Massachusetts Daily Collegian

Second-half offensive attack beats UM

By Jay Asser

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In its loss to Atlantic 10 foe Richmond, the Massachusetts men’s basketball team had the tough task of defending a Spiders’ offense which went off for 51 of their 84 points in the second half.

After an Anthony Gurley 3-pointer with time expiring in the opening period, the Minutemen (11-7, 3-2 A-10) were down six points heading into halftime.

Following intermission, however, Richmond connected on eight of its first nine shots from the field, including a putback dunk by Kevin Smith on its only misfire in that stretch. The run increased the Spiders’ lead to 19 points as they went on to a comfortable win, 84-68.

While allowing an offense to get into a rhythm would be detrimental against any opponent, UMass coach Derek Kellogg knows it hurts even more when it’s against an experienced and well-coached squad.

“It was a combination of them going, like I said, 9-of-10 from the floor and us giving away some opportunities were key when they went up in a short period of time,” Kellogg said after the loss. “They scored seven straight to go up 13, against a good team, a good senior-laden team, you can’t have that happen.”

The style of offense Richmond ran relied on cutting, coming off of picks and a disciplined passing attack, which requires patience. That style gave the Minutemen problems and often led to open shooters on the perimeter, which the Spiders took advantage of.

Even when Kellogg tried to throw off Richmond’s offense by switching to a press, the Spiders had little trouble beating it with quick passes.

“That’s a very untraditional offense, one that, when you have guys that have been in it for four and five years, it’s very effective,” Kellogg said. “When they’re cutting hard and they’re making 3’s, it’s almost impossible to defend.”

“They run their set offense, but they can do a lot of stuff off [of] their offense,” Javorn Farrell said. “We saw their offense earlier in the year against Boston College and they had trouble defending them like we did today.”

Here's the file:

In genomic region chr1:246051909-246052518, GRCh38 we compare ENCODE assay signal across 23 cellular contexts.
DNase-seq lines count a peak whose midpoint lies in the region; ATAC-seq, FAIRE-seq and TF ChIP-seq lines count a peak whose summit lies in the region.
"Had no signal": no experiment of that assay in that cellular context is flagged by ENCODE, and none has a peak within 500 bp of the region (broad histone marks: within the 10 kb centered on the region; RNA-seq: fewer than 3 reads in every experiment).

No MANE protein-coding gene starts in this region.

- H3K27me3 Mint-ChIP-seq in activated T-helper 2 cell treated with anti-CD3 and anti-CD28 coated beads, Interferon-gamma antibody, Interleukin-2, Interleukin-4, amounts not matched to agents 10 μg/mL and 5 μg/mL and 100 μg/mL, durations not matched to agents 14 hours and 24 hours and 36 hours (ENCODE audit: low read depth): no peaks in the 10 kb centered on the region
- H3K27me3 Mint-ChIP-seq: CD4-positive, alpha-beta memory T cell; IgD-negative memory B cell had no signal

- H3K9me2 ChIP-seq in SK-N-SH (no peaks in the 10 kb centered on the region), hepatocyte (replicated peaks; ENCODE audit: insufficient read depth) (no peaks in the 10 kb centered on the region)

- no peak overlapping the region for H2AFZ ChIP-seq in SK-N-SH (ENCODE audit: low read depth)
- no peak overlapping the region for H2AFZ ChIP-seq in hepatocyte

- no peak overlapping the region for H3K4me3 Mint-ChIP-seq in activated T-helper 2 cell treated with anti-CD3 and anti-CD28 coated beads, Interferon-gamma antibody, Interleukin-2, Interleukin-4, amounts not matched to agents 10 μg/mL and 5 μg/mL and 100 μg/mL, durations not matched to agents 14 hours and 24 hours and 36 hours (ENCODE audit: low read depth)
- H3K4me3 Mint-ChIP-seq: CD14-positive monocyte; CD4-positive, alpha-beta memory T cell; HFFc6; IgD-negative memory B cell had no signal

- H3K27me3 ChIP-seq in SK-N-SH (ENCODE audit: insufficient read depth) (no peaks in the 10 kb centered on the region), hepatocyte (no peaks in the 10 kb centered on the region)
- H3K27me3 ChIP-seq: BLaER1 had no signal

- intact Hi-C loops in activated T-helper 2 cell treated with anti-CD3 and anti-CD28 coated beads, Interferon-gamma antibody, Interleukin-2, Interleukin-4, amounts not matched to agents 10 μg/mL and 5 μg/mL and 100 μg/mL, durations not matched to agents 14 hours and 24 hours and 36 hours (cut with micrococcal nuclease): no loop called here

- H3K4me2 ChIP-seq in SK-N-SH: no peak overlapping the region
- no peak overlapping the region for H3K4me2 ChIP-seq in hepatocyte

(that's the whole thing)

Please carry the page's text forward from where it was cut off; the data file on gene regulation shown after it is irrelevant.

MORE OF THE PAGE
The loss marked the third most points allowed by UMass this season, behind 104 to Seton Hall and 92 to Central Connecticut.

Against the Pirates, the Minuteman defense allowed a record for points in a game at the Mullins Center behind 11-of-22 shooting from long range. Similar to the loss against Richmond, UMass had to deal with a run by the opposition which extended the lead from six points to 17 points midway through the second half.

Central Connecticut was also propelled by a run which allowed them to defeat the Minutemen. In the first nine minutes of that contest, the Blue Devils outscored UMass, 33-9, including 17 consecutive points. Central Connecticut was on fire from deep, converting 8-of-13 shots from 3-point land. The early run put the Minutemen in hole which they couldn’t climb out of, as they went to lose, 92-63.

Overall, UMass has struggled against offenses which put a lot of pressure on perimeter defenses. Gurley saw that problem in the loss to the Spiders.

“The continuity of [Richmond’s] offense, it’s kind of tough to defend,” Gurley said. “They put you in a lot of spots where you’re forced to help, which creates matchup problems and stuff like that…That still doesn’t make an excuse for us. We have to come out with more defensive effort and more intensity.”

Jay Asser can be reached at [email protected]

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